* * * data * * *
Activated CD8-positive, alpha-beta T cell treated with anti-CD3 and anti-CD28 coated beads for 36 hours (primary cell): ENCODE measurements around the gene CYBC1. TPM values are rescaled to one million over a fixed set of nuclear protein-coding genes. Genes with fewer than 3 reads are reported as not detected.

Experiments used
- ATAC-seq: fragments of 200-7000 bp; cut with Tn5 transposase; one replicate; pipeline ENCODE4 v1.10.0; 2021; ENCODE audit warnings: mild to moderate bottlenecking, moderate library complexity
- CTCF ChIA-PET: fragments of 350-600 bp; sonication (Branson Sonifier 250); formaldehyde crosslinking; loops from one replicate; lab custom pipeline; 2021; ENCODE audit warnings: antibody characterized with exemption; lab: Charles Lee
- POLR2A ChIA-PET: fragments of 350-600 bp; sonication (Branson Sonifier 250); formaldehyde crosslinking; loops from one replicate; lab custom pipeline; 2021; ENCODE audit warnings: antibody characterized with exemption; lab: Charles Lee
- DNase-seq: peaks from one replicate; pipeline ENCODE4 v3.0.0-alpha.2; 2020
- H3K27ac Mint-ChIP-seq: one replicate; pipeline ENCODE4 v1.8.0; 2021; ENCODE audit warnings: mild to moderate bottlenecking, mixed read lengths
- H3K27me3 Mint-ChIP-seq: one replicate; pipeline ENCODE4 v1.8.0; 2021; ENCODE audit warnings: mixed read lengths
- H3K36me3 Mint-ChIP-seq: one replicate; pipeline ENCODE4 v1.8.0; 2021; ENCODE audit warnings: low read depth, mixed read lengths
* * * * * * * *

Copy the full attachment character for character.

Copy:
Activated CD8-positive, alpha-beta T cell treated with anti-CD3 and anti-CD28 coated beads for 36 hours (primary cell): ENCODE measurements around the gene CYBC1. TPM values are rescaled to one million over a fixed set of nuclear protein-coding genes. Genes with fewer than 3 reads are reported as not detected.

Experiments used
- ATAC-seq: fragments of 200-7000 bp; cut with Tn5 transposase; one replicate; pipeline ENCODE4 v1.10.0; 2021; ENCODE audit warnings: mild to moderate bottlenecking, moderate library complexity
- CTCF ChIA-PET: fragments of 350-600 bp; sonication (Branson Sonifier 250); formaldehyde crosslinking; loops from one replicate; lab custom pipeline; 2021; ENCODE audit warnings: antibody characterized with exemption; lab: Charles Lee
- POLR2A ChIA-PET: fragments of 350-600 bp; sonication (Branson Sonifier 250); formaldehyde crosslinking; loops from one replicate; lab custom pipeline; 2021; ENCODE audit warnings: antibody characterized with exemption; lab: Charles Lee
- DNase-seq: peaks from one replicate; pipeline ENCODE4 v3.0.0-alpha.2; 2020
- H3K27ac Mint-ChIP-seq: one replicate; pipeline ENCODE4 v1.8.0; 2021; ENCODE audit warnings: mild to moderate bottlenecking, mixed read lengths
- H3K27me3 Mint-ChIP-seq: one replicate; pipeline ENCODE4 v1.8.0; 2021; ENCODE audit warnings: mixed read lengths
- H3K36me3 Mint-ChIP-seq: one replicate; pipeline ENCODE4 v1.8.0; 2021; ENCODE audit warnings: low read depth, mixed read lengths